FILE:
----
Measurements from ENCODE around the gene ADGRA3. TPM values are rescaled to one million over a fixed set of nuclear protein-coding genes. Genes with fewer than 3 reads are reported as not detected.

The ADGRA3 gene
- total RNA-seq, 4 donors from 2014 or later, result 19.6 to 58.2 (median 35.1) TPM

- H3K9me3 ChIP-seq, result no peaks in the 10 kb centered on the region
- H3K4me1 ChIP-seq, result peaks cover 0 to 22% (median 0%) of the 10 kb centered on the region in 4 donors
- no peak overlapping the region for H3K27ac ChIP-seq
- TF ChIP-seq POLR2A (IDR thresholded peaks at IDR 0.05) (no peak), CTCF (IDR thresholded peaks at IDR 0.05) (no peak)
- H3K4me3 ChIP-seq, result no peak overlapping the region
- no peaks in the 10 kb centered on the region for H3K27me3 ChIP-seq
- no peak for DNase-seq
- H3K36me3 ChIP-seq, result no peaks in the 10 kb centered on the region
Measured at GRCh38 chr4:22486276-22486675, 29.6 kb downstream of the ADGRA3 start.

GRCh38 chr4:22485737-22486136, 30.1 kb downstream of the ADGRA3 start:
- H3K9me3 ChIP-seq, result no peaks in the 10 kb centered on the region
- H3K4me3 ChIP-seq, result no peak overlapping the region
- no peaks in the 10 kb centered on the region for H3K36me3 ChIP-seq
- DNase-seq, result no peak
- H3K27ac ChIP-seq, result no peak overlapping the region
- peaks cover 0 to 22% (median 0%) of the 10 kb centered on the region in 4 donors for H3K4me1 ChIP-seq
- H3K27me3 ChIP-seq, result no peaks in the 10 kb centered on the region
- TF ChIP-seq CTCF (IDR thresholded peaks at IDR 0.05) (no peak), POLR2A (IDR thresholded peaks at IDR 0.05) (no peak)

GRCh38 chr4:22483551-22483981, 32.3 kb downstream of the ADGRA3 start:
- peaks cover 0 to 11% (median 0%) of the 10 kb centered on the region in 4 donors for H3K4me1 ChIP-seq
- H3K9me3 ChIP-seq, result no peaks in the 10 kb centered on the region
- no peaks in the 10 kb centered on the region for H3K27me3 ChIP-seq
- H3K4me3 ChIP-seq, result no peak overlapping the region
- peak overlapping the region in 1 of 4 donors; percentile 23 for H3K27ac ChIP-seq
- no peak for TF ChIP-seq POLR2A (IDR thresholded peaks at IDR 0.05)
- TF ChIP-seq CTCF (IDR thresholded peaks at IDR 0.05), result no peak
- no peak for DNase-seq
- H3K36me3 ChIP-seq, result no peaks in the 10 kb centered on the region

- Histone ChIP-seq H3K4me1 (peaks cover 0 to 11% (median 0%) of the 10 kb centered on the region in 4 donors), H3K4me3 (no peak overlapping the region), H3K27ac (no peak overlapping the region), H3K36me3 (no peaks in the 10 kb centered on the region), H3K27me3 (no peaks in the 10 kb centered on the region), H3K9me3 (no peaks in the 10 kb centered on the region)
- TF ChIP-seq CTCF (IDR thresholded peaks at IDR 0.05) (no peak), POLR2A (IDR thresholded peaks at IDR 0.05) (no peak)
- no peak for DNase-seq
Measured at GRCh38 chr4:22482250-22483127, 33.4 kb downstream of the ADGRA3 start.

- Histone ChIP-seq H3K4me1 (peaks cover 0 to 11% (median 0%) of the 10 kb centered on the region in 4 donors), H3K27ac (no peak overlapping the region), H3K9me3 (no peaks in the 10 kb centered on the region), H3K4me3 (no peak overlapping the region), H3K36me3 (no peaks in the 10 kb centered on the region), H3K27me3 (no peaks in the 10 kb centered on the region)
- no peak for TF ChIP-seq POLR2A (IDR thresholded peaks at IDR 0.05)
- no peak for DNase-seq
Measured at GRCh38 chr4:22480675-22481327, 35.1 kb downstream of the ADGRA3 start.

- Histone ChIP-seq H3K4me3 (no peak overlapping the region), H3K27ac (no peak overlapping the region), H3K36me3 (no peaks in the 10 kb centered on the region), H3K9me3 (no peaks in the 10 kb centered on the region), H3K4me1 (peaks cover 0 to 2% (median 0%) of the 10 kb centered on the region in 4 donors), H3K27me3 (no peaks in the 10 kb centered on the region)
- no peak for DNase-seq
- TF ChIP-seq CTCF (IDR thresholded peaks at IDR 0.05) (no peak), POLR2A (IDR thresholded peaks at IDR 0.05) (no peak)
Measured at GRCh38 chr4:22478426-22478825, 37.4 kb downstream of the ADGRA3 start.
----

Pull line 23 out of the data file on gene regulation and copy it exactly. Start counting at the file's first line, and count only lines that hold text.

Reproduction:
- peaks cover 0 to 11% (median 0%) of the 10 kb centered on the region in 4 donors for H3K4me1 ChIP-seq